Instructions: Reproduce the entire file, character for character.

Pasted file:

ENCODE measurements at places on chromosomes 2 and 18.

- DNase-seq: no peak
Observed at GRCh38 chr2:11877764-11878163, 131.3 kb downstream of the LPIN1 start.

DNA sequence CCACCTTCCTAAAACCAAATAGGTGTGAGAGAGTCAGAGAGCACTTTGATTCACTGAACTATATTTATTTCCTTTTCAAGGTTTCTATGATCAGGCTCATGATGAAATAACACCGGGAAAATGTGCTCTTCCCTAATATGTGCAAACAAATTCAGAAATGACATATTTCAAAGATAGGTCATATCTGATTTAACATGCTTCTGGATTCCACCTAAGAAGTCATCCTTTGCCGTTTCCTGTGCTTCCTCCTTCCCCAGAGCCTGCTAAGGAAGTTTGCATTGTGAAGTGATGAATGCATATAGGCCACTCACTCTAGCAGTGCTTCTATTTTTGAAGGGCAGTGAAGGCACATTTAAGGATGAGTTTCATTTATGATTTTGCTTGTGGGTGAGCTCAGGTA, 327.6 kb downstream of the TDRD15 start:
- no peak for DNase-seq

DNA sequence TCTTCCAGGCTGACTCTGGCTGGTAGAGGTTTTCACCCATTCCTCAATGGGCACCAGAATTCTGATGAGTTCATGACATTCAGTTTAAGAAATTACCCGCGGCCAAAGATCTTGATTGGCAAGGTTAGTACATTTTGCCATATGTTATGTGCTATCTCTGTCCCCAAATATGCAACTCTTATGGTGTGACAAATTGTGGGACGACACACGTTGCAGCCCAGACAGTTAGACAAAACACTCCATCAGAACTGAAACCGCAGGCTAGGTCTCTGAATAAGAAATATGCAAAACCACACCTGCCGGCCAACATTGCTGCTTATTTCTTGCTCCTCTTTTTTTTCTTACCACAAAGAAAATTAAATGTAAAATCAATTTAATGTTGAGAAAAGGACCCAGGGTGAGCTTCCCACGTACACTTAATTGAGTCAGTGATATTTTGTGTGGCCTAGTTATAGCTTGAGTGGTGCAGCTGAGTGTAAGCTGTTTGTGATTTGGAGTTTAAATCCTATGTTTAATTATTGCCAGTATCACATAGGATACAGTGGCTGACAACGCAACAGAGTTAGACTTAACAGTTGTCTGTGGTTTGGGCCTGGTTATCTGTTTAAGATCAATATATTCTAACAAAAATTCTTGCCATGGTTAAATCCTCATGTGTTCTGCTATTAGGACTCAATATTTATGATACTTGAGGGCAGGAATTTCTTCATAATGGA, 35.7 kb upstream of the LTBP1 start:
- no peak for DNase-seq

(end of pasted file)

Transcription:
ENCODE measurements at places on chromosomes 2 and 18.

- DNase-seq: no peak
Observed at GRCh38 chr2:11877764-11878163, 131.3 kb downstream of the LPIN1 start.

DNA sequence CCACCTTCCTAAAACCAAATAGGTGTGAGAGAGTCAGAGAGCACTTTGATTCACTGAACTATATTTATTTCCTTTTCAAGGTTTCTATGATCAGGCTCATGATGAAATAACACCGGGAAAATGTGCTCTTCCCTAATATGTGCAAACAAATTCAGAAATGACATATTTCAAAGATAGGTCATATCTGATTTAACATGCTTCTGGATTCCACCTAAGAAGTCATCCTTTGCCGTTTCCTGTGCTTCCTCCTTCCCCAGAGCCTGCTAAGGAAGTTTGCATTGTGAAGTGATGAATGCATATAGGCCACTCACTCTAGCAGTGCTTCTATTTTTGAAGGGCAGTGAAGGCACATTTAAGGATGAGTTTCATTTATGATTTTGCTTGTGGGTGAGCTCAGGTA, 327.6 kb downstream of the TDRD15 start:
- no peak for DNase-seq

DNA sequence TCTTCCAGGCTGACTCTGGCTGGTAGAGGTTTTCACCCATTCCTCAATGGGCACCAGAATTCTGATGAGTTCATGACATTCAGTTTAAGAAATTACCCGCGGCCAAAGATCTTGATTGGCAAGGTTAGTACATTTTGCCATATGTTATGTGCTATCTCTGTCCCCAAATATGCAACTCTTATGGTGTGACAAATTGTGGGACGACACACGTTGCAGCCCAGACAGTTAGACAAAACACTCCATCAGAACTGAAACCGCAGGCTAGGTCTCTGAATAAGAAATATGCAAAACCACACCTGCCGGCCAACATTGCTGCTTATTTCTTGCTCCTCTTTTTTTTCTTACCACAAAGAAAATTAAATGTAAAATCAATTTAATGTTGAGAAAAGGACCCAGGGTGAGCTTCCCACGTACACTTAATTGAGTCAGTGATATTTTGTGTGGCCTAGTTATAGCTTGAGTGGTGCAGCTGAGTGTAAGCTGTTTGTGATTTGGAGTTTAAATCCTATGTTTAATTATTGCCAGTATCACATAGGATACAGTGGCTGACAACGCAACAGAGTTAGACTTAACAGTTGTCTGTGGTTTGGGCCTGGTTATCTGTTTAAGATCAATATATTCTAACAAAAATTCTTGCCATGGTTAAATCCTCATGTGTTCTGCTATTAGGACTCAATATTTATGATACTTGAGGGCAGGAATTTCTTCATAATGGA, 35.7 kb upstream of the LTBP1 start:
- no peak for DNase-seq